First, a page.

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If you’re curious about when pike spawning takes place in the UK, you’ve come to the right source. The short answer is that pike typically enter their spawning season in the early spring months, with some beginning as early as March and others extending their spawning activities into April.
However, the peak of pike spawning in the UK generally occurs from late March through early April, aligning with the optimal water temperature conditions. If you are looking to understand the intricacies of pike spawning, we will delve into every aspect in this article. When it happens, how it happens and what you can expect to see if you happen to be fishing for pike as they begin spawning.
Below we explain everything you need to know about pike spawning behaviour.
Recognising Pike Spawn Season
Determining whether pike are in the midst of their spawning season is vital for responsible angling and conservation efforts.
Nobody should be fishing for pike whilst they spawn. For starters, your chances of catching will be minimal as they will have other things on their mind. Secondly, it only makes sense for us to let them get on with it, as a successful spawning season will only improve fishing for us in the future.
Here are some key signs to look out for:
Pike being aggressive in shallow water
Male pike, in particular, can become extremely aggressive during spawning as they compete for access to females. You might witness intense chases, biting, and nipping among pike as they vie for dominance and the opportunity to mate.
More often than not, you’ll see this behaviour in the shallower water near to their preferred spawning areas. This is a key indicator that the spawn season is underway.
Pike will often head to the shallower areas of the lake where weed is present, as this provides adequate cover for their eggs.
Female pike become visibly swollen due to the presence of eggs in their ovaries. This typically happens right ahead of spawning.
In such cases, where fishing is still viable, you may be lucky enough to catch a pike which is close to spawning at its biggest weight.
With pike being generally quite lean fish, you can easily see a female pike that is ready to spawn. Its body will have taken on a rounder, bulging appearance as it prepares to release its eggs.
Male pike with cuts after spawning
Spawning is an intensive exercise for all fish, not just pike.
However, the male fish take the brunt of it, as they battle it out to mate. Competing with other males often results in injuries, inflicted by the other fish or simply by their surroundings.
If you’ve ever witnessed pike spawning, you’ll see how they often disregard what’s around them, smashing off reeds, shallow/rocky margins and anything else that gets in their way!
Injuries are very common and post-spawning you’ll often catch male fish with marks and lacerations across their flanks.
When Exactly Do Pike Spawn?
In the UK, pike spawning is influenced by local conditions, leading to some variation in timing between venues. However, there are key patterns to note:
Pike spawning typically commences in early spring, usually around March, coinciding with the gradual rise in water temperatures that we get during this time of year. Around this time, you will start to spot some of the signs we’ve already outlined above, such as pike chasing each other and becoming more aggressive.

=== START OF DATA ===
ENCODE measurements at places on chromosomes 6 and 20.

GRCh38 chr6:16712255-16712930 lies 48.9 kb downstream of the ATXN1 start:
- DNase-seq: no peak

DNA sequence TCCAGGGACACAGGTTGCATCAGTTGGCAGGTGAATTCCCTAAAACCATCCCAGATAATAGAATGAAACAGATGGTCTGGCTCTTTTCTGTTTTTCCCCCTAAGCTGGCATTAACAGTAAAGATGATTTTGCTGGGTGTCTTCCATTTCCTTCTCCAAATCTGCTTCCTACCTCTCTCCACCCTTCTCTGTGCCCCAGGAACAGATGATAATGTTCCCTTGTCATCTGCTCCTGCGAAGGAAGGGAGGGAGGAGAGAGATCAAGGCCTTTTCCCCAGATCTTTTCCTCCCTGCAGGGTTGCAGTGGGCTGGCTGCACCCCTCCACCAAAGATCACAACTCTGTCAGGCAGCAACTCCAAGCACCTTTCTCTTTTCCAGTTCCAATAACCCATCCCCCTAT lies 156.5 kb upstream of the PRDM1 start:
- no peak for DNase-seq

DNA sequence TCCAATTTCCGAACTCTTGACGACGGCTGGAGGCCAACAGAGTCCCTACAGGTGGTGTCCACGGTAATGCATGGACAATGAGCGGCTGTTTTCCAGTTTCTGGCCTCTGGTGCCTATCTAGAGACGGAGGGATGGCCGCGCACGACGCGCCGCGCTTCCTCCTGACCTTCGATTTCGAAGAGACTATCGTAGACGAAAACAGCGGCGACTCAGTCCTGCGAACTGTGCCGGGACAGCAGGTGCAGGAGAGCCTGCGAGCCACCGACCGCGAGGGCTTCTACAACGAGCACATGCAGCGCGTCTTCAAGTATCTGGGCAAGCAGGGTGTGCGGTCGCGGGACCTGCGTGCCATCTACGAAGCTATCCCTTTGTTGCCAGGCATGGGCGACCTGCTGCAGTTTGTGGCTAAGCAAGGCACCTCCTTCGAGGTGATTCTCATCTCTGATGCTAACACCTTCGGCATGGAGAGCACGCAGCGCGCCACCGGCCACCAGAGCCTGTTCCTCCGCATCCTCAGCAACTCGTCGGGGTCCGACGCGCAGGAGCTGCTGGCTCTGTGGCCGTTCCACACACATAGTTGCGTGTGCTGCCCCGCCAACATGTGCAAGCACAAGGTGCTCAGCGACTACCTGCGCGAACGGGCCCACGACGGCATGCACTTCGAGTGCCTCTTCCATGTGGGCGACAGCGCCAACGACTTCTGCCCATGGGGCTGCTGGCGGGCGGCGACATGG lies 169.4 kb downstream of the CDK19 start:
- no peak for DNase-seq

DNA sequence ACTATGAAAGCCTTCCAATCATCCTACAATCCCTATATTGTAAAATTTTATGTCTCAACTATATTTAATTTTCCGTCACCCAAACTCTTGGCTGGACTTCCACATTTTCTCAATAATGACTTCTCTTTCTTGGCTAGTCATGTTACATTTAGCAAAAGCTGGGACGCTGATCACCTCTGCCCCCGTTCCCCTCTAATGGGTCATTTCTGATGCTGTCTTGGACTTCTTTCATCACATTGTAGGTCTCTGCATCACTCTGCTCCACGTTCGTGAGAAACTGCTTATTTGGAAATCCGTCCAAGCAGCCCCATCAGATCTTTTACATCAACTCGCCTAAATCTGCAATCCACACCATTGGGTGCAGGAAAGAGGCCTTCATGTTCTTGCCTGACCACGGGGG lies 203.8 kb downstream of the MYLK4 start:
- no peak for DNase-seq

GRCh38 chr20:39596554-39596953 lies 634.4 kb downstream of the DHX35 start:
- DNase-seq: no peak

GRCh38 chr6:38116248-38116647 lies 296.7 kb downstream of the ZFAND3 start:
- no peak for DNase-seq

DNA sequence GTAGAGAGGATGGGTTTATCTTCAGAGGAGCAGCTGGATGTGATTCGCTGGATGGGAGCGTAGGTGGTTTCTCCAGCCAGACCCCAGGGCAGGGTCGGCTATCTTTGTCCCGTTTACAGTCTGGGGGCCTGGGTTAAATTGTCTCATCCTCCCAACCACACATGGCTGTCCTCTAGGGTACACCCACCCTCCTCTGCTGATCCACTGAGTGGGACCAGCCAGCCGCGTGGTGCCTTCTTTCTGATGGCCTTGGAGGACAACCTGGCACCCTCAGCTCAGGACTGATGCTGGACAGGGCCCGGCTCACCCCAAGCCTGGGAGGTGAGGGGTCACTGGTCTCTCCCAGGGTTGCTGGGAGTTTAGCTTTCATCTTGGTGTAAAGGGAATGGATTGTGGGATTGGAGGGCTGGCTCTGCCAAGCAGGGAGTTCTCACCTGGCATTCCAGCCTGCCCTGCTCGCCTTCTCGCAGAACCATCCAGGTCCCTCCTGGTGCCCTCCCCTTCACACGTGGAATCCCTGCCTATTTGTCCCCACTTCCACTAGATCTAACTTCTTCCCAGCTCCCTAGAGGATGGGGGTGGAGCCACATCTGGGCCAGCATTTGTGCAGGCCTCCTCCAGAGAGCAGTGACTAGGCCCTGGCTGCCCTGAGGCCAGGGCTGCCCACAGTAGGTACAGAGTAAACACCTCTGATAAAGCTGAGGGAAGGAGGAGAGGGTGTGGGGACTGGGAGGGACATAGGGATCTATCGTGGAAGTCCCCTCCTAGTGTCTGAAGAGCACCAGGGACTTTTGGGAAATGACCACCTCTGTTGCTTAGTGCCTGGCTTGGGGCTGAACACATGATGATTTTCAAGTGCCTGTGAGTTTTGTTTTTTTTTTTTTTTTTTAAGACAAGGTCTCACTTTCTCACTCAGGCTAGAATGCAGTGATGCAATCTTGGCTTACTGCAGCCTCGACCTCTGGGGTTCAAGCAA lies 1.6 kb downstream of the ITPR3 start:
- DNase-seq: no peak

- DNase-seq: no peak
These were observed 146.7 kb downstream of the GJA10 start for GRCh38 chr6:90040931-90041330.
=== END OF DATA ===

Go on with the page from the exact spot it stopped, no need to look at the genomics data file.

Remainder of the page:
The peak of the spawning season falls within the spring months, from late March to early April, after we’ve had prolonged periods of warmer weather. It is during this time that water temperatures reach their optimal range, prompting female pike to release their eggs while males fertilise them.
You’ve probably already guessed by now, but water temperature serves as the crucial determinant for pike spawning. When the water consistently reaches or exceeds 10°C (50°F), you can anticipate pike to be actively engaged in the spawning process. This temperature-dependent trigger is instrumental in synchronising the reproduction process.
How does pike spawning happen?
As the temperatures in the water begin to rise during the early spring months, you’ll see pike start to become more active, driven by the instinctual urge to mate with a female.
At this point, you will see Male pike engage in pursuit, chasing potential female mates through the shallows. Following the establishment of a suitable nesting site, female pike enter the crucial phase of egg laying. These nests are usually located in shallow, weedy areas within their chosen spawning grounds.
Female pike can release thousands of eggs during this process, which are strategically laid among aquatic vegetation which provides cover and shelter for the eggs.
Simultaneously, male pike contribute to the reproductive process by releasing their milt, which contains sperm, either during the egg-laying process or shortly thereafter.
How Much Weight Do Pike Lose After Spawning?
After spawning, female pike experience a noticeable weight loss.
This weight loss is primarily due to the energy expended during the reproductive process and the consumption of stored fat reserves. Female pike may lose anywhere from 10% to 30% of their body weight, depending on factors such as the number of eggs laid and environmental conditions.
Conclusion – Pike Spawning In The UK
In conclusion, understanding pike spawning seasons and the associated behaviours and timings is crucial for anglers and those interested in pike conservation.
By recognising these patterns and respecting the spawn season, we can ensure the continued health and sustainability of pike populations in the UK’s freshwater ecosystems.